I won’t stop rolling the dice. One of my favourite sayings is derived from the philosopher Gilles Deleuze: Roll the dice and up the ante. It is not enough to take chances. All of us take chances everyday. To take chances and up the stakes without regret is the only way to live a life worth living. I’ve got no time for meek and boring people who are mere functionaries in someone else’s life. Having agency for me doesn’t mean necessarily having control, but being able to engage with life’s opportunities without knowing what the outcome will be. I took risks with my affection even though I ascertained early on our relationship more than likely wouldn’t work, but I resisted the urge to end things.

I won’t fret about not understanding. I am pretty smart and have enough of a curious intellectual disposition to be able to at least grasp most of life’s curiosities. There are some things I’ll never understand, however. Like the way periods of absolute happiness immediately preceded annihilating sadness. I am grateful for the time we spent together. Many people never get to experience any of this.

I won’t stop inviting people into my world. A relationship isn’t just between two people but between two worlds that come together as a kind of synergy. I have an ethics of hospitality when it comes to sharing my world with others. I am lucky that I have lived alone for long enough that it allows me to cherish moments of solitude, which in turn allows me to properly value what it means to be with someone. Without my generosity I am nothing.

I won’t stop listening to special songs. Music, food, television shows, restaurants, cinemas, streets and fucking pubs all become incorporated into the biography of a relationship. I am lucky to have had enough failed relationships all while living in roughly the same area of Sydney that there is no singular determining geographical romantic biography for me. Our music, if that ever existed, once filled me with complete happiness, every song was a special song, a love song, but now they are all songs of heartbreak. I am OK with this. It bestows the songs a richness that the artists who created them could never give to them. It adds something beautiful to my world, which, although painful, would not have existed otherwise.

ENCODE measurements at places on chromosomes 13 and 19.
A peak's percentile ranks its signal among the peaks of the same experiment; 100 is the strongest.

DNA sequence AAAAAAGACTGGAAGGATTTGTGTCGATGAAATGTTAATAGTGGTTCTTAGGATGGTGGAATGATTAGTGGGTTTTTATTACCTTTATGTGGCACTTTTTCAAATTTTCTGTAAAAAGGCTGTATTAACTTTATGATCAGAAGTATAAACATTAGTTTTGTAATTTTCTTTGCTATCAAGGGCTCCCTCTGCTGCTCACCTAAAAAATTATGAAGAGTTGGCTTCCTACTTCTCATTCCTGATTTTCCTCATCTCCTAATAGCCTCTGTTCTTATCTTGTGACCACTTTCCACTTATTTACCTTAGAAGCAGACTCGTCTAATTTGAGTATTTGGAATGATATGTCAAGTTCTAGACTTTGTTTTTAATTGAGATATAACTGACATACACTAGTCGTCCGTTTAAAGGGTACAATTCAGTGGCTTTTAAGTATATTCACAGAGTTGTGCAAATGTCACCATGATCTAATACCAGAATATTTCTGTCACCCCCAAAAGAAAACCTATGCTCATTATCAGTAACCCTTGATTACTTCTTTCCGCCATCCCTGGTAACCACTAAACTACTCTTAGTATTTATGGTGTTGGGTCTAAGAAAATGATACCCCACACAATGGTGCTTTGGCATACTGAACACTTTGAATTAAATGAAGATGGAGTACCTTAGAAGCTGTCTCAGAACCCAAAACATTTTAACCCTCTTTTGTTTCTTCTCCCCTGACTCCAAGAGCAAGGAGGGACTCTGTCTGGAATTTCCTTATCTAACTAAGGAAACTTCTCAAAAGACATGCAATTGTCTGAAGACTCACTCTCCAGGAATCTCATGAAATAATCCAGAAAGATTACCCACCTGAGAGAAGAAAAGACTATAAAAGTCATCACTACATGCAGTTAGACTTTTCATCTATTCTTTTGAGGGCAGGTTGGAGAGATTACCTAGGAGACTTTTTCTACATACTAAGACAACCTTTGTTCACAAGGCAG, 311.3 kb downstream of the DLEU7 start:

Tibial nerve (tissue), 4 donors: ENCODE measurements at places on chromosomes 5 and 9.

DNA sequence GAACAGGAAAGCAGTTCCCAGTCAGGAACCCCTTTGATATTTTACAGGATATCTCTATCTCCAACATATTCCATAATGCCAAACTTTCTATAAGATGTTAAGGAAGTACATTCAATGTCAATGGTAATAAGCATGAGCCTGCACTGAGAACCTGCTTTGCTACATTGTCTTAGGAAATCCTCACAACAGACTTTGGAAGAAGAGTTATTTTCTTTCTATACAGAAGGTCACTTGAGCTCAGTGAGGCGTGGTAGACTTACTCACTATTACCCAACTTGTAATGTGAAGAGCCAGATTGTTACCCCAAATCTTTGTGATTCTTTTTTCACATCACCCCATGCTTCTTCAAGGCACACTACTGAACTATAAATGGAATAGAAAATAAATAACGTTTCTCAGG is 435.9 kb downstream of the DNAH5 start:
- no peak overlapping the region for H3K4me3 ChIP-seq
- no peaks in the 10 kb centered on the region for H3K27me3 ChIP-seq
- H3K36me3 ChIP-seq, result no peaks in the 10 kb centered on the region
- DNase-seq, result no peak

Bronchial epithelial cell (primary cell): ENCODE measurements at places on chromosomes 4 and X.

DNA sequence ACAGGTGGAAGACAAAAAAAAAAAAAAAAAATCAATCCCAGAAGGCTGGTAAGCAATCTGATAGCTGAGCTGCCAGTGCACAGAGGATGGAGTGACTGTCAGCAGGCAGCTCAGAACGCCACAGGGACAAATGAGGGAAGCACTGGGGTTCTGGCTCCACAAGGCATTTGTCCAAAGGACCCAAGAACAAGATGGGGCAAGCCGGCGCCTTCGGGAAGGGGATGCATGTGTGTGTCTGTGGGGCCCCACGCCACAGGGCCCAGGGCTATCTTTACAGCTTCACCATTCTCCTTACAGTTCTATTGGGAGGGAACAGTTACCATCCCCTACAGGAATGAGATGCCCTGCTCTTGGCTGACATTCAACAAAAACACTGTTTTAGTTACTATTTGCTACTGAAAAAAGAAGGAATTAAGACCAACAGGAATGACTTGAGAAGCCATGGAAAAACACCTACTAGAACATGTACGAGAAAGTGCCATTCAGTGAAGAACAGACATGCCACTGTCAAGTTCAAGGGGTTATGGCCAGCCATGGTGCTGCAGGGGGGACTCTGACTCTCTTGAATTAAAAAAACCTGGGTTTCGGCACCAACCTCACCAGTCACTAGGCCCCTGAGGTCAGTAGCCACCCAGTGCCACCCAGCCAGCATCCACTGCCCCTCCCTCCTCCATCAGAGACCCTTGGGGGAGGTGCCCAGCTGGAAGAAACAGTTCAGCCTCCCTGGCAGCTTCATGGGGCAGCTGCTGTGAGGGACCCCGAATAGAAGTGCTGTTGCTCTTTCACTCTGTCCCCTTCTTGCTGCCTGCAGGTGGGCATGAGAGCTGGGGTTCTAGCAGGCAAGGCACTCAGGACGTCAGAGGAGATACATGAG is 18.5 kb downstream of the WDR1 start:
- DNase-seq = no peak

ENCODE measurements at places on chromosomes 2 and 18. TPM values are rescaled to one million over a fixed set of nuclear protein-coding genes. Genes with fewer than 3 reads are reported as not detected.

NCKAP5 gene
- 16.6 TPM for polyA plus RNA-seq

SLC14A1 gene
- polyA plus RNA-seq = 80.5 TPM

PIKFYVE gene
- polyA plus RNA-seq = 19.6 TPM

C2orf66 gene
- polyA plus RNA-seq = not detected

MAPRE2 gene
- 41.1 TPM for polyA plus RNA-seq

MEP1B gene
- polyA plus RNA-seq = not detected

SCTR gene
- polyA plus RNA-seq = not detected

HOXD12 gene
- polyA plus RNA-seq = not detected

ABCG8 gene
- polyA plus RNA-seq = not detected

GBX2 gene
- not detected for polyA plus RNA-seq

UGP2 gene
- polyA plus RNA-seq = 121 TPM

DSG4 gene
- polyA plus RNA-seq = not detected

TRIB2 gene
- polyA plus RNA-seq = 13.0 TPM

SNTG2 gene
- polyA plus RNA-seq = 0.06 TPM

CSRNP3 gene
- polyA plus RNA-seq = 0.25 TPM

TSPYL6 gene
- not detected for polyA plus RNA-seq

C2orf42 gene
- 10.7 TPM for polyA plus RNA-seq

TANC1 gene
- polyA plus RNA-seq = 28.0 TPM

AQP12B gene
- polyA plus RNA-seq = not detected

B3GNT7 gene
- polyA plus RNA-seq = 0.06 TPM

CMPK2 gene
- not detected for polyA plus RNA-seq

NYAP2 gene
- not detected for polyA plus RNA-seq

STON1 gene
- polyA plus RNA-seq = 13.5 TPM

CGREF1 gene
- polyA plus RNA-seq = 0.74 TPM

I won’t stop writing my poem. Sure it is about her, but it is my writing. It should be finished soon.

I feel better now. I think I have reassured myself of myself.

Contemplating a Crackpot

Say you find yourself staring at an old pot. Your brain, being an incredibly sophisticated computer, immediately assesses that it’s an old pot, and that old pots are boring. It’s not going to dance, or sing heartbreaking songs of yesteryear. It won’t even rock gently in the breeze. It’s just going to sit there being a pot. Probably a broken one at that. If it was on television, they’d at least have the decency to back it with some upbeat techno while zooming in and out, and even then you’d immediately switch over. But instead, because you’ve got the misfortune of actually being there in front of it, surrounded by other people, you have to stand and look at the poxy thing for a minimum of 30 seconds before moving on to gawp at the next bit of old shit, or everyone’s going to think you’re a philistine. The same principle applies in art galleries and museums. They’re full of secretly bored people pulling falsely contemplative faces. It’s a weird mass public mime.

Even though it is depressing to watch, I like the TV show Nathan Barley, co-created as an adaptation from a a fake TV guide listing (TV Go Home) for a fake TV show called Cunt. (Here is a link to one of my more infamous blog posts, it is probably NWS if you live behind a coarse language firewall, but if you did, then why are you reading my blog?:)

The above block quote comes from the regular Guardian column of one of the co-creators of Nathan Barley and TV Go Home, Charlie Brooker. I was introduced to Charlie Brooker’s column by a friend with whom I share many similar tastes in popular culture consumption. Brooker is a funny bastard, I certainly grant him that. His column from the 22 June 2009 is about having an ‘interest’ (ie hobby) and the relation between this ‘interest’ and the practices of ‘interested’ people and the way Brooker has always turned his ‘interest’ into a job.